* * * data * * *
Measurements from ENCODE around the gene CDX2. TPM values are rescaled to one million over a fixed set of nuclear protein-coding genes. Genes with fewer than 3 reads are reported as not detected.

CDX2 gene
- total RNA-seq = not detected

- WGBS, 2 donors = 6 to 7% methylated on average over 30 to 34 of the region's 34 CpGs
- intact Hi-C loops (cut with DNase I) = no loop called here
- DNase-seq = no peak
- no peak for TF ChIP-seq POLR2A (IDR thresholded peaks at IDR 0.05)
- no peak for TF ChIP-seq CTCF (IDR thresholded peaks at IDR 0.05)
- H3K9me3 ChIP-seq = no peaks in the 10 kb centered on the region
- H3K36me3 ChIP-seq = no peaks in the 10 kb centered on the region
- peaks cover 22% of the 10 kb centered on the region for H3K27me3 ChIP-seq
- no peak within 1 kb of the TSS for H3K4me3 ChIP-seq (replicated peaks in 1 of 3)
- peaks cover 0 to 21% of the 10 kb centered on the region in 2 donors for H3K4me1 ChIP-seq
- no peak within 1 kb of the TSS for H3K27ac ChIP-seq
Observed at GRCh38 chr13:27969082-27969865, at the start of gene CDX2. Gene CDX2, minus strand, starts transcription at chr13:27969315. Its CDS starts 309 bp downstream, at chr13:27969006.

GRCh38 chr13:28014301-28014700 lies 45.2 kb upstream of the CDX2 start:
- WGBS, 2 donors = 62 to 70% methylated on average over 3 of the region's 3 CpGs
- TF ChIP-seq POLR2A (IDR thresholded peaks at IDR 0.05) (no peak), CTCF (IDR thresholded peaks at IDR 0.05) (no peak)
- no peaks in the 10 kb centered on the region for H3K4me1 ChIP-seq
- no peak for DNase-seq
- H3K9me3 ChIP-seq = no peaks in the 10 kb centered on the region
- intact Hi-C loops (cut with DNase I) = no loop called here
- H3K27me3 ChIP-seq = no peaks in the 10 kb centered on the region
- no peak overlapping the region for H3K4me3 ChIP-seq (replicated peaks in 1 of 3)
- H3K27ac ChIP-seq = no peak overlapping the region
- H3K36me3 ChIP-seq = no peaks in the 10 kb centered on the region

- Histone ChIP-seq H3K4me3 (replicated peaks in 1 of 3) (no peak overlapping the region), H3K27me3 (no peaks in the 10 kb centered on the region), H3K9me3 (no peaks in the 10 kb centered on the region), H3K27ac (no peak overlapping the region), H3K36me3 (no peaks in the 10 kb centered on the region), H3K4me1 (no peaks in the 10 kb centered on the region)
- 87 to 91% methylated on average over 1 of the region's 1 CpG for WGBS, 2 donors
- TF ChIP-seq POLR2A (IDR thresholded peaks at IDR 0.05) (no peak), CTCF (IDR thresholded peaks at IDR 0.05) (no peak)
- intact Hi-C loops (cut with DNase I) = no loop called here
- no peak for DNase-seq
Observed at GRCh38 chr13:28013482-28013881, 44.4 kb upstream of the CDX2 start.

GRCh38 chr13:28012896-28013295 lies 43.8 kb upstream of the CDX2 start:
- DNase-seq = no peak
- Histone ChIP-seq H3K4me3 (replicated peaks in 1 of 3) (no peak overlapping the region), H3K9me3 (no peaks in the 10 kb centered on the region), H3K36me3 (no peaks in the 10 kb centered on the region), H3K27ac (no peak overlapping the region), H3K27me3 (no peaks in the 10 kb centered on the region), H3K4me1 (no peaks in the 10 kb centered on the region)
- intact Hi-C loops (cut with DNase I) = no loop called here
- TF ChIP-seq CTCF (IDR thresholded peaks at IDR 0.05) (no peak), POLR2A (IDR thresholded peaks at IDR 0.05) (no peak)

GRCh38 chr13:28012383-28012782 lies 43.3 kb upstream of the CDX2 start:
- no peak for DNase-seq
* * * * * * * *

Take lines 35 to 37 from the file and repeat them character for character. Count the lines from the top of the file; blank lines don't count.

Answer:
- Histone ChIP-seq H3K4me3 (replicated peaks in 1 of 3) (no peak overlapping the region), H3K9me3 (no peaks in the 10 kb centered on the region), H3K36me3 (no peaks in the 10 kb centered on the region), H3K27ac (no peak overlapping the region), H3K27me3 (no peaks in the 10 kb centered on the region), H3K4me1 (no peaks in the 10 kb centered on the region)
- intact Hi-C loops (cut with DNase I) = no loop called here
- TF ChIP-seq CTCF (IDR thresholded peaks at IDR 0.05) (no peak), POLR2A (IDR thresholded peaks at IDR 0.05) (no peak)